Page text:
The teachers team reflects on this incident:
Step 1: Explore your own frame of reference: What feelings does the case trigger in me? What bothers me? Which of my values are attacked or questioned?
The teachers take the opportunity to express their indignation and anger. A long list of points is created, which disturbs them. Then the values: The participants name values such as “honesty”, “justice”, “gratitude”, “decency”, “loyalty to the state”, “adherence to the law”, “no hard work, no price” – and begin to discuss. Sometimes honesty is of no use to a person, justice in this country is such a thing, some people cream off quite officially without being diligent, the solidarity community no longer functions for other reasons either…
Step 2: Explore each other’s frame of reference and form hypotheses: What do I know about the family`s situation and values? What do I suspect? How do I suspect the student experienced the situation? What do I want to know in order to understand better?
The participants gather what they know about the family and find that neither the migration history of the family nor their plans for the future are clear to them and they do not know what significance a house in Beirut has. Since they are very well aware of parent‘s aspirations for their son’s future (he should learn German, have contact with Germans so that he can have it easier later in school…), they now notice that these are not discussed with the family. The assumed possibility that the family supports relatives in Lebanon puts the anger about the family’s “irresponsibility” into perspective. Perhaps for the student, the family is the community of solidarity for which he feels also responsible for? The student is a “show-off” in financial matters, does he possibly want to keep up his face and his pride, not appear as a loser?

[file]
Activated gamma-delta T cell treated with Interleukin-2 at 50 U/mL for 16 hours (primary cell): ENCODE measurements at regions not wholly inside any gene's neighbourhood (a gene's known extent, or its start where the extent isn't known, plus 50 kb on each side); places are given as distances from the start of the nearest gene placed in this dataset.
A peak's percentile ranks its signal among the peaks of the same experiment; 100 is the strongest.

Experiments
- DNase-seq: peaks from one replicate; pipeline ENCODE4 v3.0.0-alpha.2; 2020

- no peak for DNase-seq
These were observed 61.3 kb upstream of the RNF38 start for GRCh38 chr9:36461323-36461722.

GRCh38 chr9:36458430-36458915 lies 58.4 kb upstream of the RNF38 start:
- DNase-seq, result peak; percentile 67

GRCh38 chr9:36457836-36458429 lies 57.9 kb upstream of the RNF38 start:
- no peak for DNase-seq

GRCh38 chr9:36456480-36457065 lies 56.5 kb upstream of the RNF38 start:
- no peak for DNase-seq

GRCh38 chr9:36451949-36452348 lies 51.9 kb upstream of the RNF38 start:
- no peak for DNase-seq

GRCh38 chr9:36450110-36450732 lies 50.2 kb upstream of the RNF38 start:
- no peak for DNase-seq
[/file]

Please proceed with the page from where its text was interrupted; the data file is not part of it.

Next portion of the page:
Step 3: Have a negotiation – develop a solution: What do I want to achieve with the conversation? What questions do I want to ask? What do I want to say about myself?
The teachers develop possibilities to address the irritation in role plays. They recognise that they have problems to focus on the main issue or that they tend to moralize. Because it is not so clear to them what they want: Do they want to communicate their personal position on undeclared work? Do they want to show, as representatives of the school, that they perceive illegality and threaten consequences? What is the school’s mission here and what is its role for the head of the school? In the end, the participants find out what the focus should be for them as professionals: They try to focus on the well-being of their students. They develop an approach to talk to the student and his parents without condemnation. They will try to hear their position but at the same time explain to them that they need to take care of the rest of the class who needs to be supported and encouraged in finding a job or a training after school.
The example was translated and slightly modified on the basis of a text from a German text provided by Kinderwelten Projektmaterial (2007).